Common in pastry dishes, adorning drinks and alongside fish, citrus is a versatile fruit enjoyed year round. But there is, in fact, a citrus season in the United States during the cooler months of late fall, winter and early spring when more and more varieties of citrus like blood oranges, tangerines and clementines are available. Citrus provides a brightness of flavor, and in color, to the often dreary nature of winter in the Midwest and enhances menus across the metro area.
Tom Kha Gai
Lulu’s Thai Noodle Shop, with locations at 2030 Central St. in Kansas City and 2701 W. 47th St. in Westwood
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The tour begins with makrut lime, a citrus native to tropical Asian countries. Used often in Thai cuisine, the leaves of the makrut lime impart an intense citrus flavor. In the tom kha gai at Lulu’s, the makrut lime leaves provide an almost musty flavor that complements the thick, creamy, comforting coconut milk broth. Made with thin slices of chicken, vegetables, herbs and spices in a coconut milk broth, it is necessary, as the menu states, to love coconut milk to enjoy this soup. The small portion ($4.99), paired with a salad, is a light but satisfying lunch, or hunker down with a large portion ($6.99) to keep warm from the inside out.
Cafe Europa, with locations in Kansas City at 323 E. 55th St. and 2976 Gillham Road
The lemon cake at Cafe Europa is not lacking in praise — it appears in countless “best of” lists because it’s an instant classic. It has two layers of lemon cake sandwiching lemon cream cheese frosting and is topped with a lemon glaze. The bright yellow cake (available from 6 to 12 inches for $25 to $50) is tart and the icing a rich and decadent complement. But perhaps better than the cake itself, if for nothing more than its portability and the fact no fork is required, is the cupcake ($3) featuring the same lemon cake topped with peaks of lemon cream cheese frosting.
Affäre, 1911 Main St.
A risotto, made rich and creamy with a toothsome bite, is the ultimate comfort food. At Affäre, the seafood risotto ($20) is a small bed of indulgent risotto in a wine cream sauce with a hint of lemon and topped with seared seafood that varies based on availability — scallops, salmon, shrimp and a meaty white fish such as halibut are often featured. Here, the lemon provides a fresh, bright note to the otherwise decadent dish. It’s something worth splurging on, or keep an eye on the Restaurant Week menu where it’s known to make an appearance.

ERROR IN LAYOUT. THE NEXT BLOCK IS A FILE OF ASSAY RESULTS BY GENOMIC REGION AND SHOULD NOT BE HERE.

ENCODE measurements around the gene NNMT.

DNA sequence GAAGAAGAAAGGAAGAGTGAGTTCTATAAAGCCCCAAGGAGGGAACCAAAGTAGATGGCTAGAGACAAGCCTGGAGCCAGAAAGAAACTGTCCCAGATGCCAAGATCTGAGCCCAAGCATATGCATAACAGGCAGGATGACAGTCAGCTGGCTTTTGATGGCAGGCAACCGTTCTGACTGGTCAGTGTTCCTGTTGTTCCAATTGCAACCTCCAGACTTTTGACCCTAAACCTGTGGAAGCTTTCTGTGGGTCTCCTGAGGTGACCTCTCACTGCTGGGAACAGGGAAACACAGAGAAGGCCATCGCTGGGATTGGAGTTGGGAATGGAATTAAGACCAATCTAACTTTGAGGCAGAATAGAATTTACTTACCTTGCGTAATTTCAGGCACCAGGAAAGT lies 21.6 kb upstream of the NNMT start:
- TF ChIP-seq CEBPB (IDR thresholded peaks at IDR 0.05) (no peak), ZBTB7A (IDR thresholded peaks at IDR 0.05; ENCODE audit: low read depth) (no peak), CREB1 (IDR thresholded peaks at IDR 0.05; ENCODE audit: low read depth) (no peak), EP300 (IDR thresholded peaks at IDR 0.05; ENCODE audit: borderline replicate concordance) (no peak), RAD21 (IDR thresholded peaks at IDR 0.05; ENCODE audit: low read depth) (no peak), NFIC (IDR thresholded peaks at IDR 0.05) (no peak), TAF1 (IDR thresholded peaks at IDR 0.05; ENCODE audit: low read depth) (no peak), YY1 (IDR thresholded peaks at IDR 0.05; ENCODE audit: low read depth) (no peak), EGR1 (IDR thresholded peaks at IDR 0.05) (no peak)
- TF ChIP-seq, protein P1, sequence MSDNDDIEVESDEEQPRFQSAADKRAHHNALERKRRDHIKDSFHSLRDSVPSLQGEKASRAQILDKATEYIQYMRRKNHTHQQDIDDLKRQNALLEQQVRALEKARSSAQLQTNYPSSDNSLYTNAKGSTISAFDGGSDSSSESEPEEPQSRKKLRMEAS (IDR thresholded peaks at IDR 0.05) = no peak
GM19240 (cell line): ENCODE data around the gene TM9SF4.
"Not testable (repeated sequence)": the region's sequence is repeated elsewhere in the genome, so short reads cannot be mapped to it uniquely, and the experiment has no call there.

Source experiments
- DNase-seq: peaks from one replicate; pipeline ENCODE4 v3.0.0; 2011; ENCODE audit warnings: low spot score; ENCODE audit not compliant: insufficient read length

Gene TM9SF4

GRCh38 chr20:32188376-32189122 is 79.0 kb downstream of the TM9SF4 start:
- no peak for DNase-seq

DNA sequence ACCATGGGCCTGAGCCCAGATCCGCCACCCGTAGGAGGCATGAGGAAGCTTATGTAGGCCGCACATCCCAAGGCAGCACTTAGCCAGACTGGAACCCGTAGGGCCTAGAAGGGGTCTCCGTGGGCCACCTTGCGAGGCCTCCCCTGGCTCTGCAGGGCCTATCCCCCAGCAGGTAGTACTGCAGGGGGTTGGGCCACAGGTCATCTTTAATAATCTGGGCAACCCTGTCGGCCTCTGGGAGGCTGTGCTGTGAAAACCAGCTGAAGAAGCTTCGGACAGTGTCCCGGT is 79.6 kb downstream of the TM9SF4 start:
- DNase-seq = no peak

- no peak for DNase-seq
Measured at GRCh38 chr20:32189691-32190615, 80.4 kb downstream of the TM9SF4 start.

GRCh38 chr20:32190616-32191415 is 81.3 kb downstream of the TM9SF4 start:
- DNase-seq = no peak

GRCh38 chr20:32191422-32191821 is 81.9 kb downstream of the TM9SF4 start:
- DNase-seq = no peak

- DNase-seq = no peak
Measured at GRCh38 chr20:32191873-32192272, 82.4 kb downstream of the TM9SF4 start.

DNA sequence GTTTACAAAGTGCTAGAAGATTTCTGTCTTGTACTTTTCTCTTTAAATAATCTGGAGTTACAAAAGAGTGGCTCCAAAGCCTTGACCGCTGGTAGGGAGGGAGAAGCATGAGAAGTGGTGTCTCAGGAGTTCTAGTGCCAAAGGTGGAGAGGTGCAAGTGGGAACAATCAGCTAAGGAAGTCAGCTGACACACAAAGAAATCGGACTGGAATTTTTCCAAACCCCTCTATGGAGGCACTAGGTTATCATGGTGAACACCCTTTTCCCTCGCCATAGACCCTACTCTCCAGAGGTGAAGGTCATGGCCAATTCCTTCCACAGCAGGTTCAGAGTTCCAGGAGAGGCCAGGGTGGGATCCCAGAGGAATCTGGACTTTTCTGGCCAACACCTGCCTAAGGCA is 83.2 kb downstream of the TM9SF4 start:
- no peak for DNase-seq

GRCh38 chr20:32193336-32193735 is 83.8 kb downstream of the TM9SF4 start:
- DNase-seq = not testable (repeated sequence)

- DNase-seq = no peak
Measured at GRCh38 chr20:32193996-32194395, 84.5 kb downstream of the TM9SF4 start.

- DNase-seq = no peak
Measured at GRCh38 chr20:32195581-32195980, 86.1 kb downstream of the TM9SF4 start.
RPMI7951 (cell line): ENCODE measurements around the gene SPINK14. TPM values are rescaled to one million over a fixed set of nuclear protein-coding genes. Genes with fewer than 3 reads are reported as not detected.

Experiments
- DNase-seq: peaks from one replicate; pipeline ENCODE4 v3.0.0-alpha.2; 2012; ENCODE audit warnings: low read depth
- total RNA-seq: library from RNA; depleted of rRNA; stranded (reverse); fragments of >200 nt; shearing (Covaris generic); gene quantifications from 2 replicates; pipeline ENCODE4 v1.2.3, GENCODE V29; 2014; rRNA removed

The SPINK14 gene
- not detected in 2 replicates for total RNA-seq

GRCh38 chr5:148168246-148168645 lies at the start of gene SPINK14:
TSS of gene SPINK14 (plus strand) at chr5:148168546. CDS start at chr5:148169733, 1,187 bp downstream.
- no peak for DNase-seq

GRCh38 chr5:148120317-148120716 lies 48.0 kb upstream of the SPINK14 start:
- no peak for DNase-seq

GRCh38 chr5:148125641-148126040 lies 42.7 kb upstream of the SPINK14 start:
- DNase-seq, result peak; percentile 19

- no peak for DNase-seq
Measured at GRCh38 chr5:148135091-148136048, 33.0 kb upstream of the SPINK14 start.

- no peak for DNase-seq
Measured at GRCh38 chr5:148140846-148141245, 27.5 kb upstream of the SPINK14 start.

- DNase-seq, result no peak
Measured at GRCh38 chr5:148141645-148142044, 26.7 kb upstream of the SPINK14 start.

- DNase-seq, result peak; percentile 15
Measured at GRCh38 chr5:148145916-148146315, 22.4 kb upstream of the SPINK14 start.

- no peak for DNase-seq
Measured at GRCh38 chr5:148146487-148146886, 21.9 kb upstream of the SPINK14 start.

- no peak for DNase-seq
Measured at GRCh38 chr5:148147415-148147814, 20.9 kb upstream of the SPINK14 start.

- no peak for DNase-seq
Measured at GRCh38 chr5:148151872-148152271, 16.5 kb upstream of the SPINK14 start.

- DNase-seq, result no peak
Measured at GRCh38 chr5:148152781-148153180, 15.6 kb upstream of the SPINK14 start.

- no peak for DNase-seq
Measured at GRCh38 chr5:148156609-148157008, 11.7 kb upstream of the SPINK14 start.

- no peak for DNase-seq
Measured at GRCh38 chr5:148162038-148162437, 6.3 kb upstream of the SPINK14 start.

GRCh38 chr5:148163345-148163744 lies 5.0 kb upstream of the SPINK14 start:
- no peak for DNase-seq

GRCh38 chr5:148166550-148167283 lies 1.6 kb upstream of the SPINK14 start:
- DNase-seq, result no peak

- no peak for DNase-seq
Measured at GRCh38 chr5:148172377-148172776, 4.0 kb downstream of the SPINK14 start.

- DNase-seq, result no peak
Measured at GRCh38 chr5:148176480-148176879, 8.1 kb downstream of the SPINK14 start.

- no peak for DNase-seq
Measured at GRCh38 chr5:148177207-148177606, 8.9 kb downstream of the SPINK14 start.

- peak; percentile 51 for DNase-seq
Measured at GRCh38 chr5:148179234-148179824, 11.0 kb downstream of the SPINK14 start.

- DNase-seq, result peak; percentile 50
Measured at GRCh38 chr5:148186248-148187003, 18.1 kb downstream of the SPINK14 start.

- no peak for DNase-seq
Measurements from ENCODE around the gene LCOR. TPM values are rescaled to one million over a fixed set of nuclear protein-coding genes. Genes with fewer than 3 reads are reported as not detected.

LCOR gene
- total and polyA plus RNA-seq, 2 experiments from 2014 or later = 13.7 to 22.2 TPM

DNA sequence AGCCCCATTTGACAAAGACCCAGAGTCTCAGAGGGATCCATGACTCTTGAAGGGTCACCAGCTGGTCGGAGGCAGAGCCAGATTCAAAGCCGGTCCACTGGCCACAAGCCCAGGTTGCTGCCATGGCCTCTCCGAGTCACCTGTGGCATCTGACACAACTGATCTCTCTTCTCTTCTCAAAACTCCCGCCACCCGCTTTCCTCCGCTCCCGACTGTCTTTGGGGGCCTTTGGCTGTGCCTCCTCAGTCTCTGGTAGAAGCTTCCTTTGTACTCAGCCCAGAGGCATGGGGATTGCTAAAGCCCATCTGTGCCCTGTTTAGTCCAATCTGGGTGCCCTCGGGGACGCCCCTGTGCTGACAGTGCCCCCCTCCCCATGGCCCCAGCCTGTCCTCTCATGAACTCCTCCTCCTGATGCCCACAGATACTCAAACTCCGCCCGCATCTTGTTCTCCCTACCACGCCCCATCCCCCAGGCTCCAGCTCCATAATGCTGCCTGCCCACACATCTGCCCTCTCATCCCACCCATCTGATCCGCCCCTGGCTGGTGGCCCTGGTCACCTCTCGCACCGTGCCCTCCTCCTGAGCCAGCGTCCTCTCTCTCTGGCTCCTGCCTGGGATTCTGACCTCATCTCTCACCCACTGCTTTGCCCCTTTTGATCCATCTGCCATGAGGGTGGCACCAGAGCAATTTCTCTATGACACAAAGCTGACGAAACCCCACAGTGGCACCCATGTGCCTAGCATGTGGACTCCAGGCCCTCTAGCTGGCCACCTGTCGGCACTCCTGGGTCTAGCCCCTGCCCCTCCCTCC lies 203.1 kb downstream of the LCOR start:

Il Lazzarone, with locations at 412 Delaware St. in Kansas City and 1628 Frederick Ave. in St. Joseph
Digestifs, or after-dinner drinks, are known for their medicinal qualities to soothe upset stomachs of the overindulged and are often characterized as herbal and potent concoctions to swallow. Limoncello is a lighter and more refreshing digestif that hails from Italy where two regions, Campania and Liguria, both declare it their own. Limoncello is made by macerating lemon rinds in high-proof alcohol, straining the liquid after the alcohol is infused, and finishing it with sugar to balance its tartness. It’s not difficult to make limoncello at home, but it is time-consuming. So don’t wait when Il Lazzarone has perfected a housemade batch. Served chilled in a stemmed cordial glass, the limoncello is as bright yellow as a highlighter pen and best sipped and savored.
The Rieger, 1924 Main St.
Tartine is a French term for an open-faced sandwich with either sweet or savory toppings. At its most basic, tartine is a high-quality slice of bread slathered with a quality butter and topped with anything from cheese and vegetables to smoked or cured fish. With the right topping, tartine is enough to make it a simple, light meal. The cured trout tartine ($9) on the winter menu at The Rieger is three slices of cured Missouri trout atop a single, horizontal slice of baguette with a healthy smear of fresh butter. Artful piles of caviar crown the trout, while preserved lemon, pink peppercorns and microgreens are scattered about. It’s a briny, creamy, crunchy combination that, enjoyed with a chilled glass of white wine, transports one from the banks of the Missouri River to a cafe along the coast of southern France.
Five Ways is a monthly column celebrating one thing in Kansas City’s culinary scene, five different ways. Do you have a timely topic for Andrea Shores to explore? Send ideas to email@example.com.